What if The United States Hadn't Assisted Ukraine

What if The United States Hadn’t Assisted Ukraine?

What if The United States Hadn’t Assisted Ukraine?: After ten months of the war, the president of Ukraine, Volodymyr Zelensky, finally left his nation and traveled to Washington, D.C., to express gratitude to Americans for their support. This happened on the shortest day of the year. He traveled to the White House and attended a press conference there.

He went to Congress and presented the speaker of the House and the vice president with a Ukrainian flag bearing the signatures of Bakhmut’s supporters. On our first combined American-Ukrainian triumph, he congratulated us all, saying, “We vanquished Russia in the struggle for the minds of the world.”

Nothing about this trip was predetermined, including the cheers, the flag, and the speech. Zelensky’s continued existence was not guaranteed. It was not inevitable that Ukraine would remain a sovereign nation. Many people believed these developments to be unlikely in February.

Some American analysts cautioned against providing military assistance to Ukraine on the eve of the invasion, arguing that the war would end too quickly. Others in the United States echoed Russian propaganda by debating whether Ukraine deserved to exist or to be protected. These opinions have been mirrored by certain American politicians and still are.

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What if they had been successful? What if a different president had occupied the White House? What if Ukraine’s president had been chosen differently? Let’s consider a world without the bravery of the Ukrainian people, American and European armaments, and the unification and backing of democracies worldwide.

Kyiv would have been taken over in a matter of days if the Russian plan had been implemented exactly as intended. One of the killing teams that prowled the capital city would have assassinated Zelensky, his wife, and his children. The collaborators, who had already selected their apartments in Kyiv, would have seized control of the Ukrainian state.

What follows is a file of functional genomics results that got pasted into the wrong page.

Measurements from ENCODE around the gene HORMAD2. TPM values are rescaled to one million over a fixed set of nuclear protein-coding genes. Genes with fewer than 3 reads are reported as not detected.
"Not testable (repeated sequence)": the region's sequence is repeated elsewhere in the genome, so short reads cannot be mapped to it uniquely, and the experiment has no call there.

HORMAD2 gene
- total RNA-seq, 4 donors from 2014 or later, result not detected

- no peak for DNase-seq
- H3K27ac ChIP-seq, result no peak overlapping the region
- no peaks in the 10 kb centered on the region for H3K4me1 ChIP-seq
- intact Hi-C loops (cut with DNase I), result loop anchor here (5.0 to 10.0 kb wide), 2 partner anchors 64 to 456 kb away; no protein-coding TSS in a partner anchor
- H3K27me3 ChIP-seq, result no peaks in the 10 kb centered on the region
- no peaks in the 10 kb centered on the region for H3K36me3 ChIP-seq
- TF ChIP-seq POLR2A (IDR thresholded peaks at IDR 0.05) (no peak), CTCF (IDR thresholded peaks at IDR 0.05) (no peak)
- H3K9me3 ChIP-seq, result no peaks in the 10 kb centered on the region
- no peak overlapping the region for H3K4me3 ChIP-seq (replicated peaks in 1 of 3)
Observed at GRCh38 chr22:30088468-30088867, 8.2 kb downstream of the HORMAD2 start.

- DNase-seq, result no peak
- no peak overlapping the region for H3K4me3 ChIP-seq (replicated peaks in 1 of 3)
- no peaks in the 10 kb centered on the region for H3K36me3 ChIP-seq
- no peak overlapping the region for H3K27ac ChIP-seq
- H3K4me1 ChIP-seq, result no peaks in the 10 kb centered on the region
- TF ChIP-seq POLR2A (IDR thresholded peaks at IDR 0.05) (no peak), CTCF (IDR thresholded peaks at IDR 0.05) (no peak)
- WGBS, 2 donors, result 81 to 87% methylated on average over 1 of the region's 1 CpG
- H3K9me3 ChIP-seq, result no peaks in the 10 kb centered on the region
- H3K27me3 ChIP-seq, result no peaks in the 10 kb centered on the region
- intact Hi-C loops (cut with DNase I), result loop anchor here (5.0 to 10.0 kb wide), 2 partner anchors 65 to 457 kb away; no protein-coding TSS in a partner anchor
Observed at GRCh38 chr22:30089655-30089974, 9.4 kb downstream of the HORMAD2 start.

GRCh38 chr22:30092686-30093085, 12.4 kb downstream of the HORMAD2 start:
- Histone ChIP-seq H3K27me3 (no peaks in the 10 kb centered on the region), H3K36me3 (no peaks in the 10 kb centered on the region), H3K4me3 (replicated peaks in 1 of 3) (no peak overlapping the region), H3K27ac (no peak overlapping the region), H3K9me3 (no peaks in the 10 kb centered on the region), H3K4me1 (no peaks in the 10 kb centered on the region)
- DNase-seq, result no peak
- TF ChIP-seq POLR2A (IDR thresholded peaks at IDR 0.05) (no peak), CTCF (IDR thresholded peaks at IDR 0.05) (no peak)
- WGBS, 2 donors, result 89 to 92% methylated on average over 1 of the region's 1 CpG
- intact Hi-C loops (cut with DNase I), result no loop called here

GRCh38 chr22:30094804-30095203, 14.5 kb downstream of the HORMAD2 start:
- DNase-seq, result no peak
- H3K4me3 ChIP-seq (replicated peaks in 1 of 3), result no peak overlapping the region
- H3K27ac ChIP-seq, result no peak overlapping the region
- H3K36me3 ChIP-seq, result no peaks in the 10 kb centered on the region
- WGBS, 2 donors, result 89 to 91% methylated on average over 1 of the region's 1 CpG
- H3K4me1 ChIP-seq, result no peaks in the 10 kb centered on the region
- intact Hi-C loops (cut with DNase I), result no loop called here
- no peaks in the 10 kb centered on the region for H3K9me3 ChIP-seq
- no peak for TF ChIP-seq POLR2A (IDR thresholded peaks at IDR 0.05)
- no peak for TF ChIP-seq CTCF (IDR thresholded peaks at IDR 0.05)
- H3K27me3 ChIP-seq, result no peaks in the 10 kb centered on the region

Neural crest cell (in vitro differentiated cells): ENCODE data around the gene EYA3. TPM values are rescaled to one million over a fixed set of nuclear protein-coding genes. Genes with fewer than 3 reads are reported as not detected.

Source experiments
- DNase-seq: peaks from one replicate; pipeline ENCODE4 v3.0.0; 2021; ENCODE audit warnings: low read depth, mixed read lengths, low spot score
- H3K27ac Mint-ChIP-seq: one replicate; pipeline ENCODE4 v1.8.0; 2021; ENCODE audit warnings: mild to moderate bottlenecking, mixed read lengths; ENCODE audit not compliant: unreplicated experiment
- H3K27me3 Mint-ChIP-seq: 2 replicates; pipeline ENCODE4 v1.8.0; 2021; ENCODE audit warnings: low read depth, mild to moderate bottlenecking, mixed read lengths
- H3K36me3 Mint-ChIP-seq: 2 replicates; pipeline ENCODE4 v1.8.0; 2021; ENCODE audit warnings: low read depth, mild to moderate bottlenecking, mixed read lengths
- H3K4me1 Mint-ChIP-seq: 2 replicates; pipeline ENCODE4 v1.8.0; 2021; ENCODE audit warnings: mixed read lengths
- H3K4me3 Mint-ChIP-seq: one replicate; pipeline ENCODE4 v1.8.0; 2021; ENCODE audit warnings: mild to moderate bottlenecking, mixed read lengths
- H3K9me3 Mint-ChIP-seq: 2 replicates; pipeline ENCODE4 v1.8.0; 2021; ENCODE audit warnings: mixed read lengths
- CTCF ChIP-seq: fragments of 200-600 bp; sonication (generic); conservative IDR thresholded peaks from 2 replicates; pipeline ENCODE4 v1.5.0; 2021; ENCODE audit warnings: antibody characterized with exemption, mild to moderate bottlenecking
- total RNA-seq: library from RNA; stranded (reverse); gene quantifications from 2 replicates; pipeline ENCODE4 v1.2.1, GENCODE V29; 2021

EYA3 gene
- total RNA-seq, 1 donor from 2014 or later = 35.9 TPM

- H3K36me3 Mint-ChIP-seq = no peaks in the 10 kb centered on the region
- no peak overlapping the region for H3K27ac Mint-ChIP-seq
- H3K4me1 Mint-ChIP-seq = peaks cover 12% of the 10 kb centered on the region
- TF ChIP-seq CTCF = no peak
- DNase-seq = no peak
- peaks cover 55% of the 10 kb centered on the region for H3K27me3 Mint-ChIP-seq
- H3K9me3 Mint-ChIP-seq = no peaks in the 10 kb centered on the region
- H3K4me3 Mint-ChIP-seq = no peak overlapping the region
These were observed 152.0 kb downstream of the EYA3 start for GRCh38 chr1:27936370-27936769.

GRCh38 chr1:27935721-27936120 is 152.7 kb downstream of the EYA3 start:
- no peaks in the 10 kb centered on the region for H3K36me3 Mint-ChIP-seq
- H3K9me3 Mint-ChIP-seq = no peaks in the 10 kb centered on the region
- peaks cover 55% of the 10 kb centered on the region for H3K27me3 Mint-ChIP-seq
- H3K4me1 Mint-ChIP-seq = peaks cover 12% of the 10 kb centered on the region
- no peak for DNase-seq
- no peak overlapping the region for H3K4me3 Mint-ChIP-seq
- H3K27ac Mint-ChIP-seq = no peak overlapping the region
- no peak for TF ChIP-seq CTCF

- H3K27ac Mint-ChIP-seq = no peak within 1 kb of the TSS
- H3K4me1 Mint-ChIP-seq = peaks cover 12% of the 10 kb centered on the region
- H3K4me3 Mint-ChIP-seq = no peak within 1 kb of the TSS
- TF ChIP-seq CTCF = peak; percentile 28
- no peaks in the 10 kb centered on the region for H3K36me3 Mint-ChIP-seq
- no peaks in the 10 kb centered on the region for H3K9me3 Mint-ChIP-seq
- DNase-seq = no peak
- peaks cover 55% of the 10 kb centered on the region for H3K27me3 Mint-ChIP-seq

The Russian army would have then engaged the remnants of the Ukrainian army city by city and region by region until it ultimately seized the entire nation. The Russian military staff initially believed that this triumph would take six weeks.

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The concentration camps, torture facilities, and improvised jails uncovered in Bucha, Izyum, Kherson, and all the other areas temporarily controlled by Russia and then freed by the Ukrainian army would now be strewn throughout Ukraine if all had gone according to plan.

Mass graves would already contain the remains of a generation of Ukrainian authors, artists, politicians, journalists, and civic leaders. Books about Ukraine would have been taken out of classrooms and libraries. All public areas would have been forbidden to speak Ukrainian. If not for international trafficking, hundreds of thousands more Ukrainian children would have been abducted and taken to Russia.

Russian troops will already be on Poland’s borders, building up new command posts and digging new trenches after their great win. To prepare for the inevitable attack of Warsaw, Vilnius, or Berlin, NATO would be in complete disarray and would have to spend billions of dollars. With no hope of ever going home, millions of Ukrainian refugees would languish in camps around Europe;